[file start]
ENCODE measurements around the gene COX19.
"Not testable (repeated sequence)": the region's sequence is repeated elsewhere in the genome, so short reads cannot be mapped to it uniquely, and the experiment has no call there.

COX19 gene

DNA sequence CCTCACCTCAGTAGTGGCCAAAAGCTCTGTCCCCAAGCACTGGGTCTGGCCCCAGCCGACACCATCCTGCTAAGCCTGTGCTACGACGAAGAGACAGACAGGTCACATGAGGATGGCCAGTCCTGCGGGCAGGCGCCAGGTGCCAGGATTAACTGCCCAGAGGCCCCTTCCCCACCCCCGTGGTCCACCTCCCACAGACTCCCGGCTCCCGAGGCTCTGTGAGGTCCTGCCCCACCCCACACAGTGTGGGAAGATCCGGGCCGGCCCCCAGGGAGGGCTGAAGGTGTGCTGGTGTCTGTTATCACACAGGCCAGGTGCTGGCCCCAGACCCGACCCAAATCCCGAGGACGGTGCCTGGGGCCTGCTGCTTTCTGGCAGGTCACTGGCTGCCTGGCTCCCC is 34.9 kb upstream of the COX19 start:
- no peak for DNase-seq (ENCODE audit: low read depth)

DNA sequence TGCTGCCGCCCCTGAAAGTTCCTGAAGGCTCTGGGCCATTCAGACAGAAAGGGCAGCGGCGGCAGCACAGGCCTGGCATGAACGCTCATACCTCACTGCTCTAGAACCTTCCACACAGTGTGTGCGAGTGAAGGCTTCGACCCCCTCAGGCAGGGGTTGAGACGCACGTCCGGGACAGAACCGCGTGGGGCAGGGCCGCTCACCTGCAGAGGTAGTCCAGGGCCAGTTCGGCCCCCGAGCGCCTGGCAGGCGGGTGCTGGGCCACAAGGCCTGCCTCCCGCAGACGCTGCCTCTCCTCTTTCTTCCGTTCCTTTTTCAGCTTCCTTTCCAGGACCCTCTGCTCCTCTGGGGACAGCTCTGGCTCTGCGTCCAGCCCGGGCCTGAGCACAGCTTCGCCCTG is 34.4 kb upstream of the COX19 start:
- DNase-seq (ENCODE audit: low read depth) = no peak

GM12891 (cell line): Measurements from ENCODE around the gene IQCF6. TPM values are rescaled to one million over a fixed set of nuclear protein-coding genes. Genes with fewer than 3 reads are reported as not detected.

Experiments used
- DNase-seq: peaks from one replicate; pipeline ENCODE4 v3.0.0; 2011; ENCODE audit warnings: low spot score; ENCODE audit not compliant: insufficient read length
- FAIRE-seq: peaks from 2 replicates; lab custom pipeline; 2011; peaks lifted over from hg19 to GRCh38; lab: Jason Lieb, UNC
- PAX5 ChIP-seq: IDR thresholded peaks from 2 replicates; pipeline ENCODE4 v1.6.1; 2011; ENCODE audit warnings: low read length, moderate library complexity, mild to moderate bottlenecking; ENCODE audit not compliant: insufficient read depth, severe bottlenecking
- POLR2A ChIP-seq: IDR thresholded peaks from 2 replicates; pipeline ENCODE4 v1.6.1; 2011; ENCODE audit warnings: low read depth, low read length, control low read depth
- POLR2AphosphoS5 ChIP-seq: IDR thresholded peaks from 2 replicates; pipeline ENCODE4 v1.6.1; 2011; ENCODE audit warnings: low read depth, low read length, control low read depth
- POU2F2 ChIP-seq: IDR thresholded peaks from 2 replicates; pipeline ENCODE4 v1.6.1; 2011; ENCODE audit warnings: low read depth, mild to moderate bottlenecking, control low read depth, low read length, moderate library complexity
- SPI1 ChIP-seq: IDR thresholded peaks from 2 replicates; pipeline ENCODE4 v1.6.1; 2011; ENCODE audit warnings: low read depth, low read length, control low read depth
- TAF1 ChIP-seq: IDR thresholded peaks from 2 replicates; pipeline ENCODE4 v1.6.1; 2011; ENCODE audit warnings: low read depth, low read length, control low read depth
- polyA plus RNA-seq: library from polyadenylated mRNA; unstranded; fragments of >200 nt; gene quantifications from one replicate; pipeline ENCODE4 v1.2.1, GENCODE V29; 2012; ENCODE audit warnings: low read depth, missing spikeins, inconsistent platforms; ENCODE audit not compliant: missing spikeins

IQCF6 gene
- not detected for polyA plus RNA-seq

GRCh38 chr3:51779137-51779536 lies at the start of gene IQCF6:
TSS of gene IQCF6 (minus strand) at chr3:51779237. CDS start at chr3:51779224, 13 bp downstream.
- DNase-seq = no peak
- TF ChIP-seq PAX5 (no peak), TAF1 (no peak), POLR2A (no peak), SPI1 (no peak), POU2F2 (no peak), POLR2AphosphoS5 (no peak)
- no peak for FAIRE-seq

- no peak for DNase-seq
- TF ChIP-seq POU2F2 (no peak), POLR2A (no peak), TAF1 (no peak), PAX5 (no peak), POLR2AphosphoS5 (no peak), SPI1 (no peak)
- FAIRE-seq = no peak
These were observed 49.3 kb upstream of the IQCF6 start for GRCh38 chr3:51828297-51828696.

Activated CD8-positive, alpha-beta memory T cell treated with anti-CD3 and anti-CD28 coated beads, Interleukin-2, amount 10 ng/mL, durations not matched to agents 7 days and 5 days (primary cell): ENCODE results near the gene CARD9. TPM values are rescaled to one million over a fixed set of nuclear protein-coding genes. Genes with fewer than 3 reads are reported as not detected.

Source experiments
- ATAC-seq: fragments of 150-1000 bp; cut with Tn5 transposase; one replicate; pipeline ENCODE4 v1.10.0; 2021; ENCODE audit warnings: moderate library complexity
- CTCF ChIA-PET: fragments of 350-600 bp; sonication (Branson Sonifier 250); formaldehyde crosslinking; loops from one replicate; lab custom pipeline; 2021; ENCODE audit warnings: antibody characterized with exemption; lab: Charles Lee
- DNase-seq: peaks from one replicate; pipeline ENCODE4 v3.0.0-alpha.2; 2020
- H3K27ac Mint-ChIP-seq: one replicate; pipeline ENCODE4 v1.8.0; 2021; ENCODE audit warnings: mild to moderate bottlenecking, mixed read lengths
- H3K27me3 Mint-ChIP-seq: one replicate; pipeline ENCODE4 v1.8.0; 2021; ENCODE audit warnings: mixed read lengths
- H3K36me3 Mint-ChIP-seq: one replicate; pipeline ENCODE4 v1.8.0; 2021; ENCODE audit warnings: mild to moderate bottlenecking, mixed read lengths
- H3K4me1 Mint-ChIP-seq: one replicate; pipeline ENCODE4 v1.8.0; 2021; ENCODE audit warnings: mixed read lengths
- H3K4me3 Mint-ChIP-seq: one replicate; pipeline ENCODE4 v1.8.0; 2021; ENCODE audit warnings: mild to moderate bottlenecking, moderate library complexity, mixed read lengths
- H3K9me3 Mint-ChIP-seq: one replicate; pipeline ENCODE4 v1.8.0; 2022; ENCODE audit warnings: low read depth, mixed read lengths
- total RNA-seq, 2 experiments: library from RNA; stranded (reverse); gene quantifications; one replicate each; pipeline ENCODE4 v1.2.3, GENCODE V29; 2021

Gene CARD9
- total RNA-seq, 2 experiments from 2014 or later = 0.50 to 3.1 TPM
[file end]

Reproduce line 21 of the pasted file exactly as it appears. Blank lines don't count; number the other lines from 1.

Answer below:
GRCh38 chr3:51779137-51779536 lies at the start of gene IQCF6: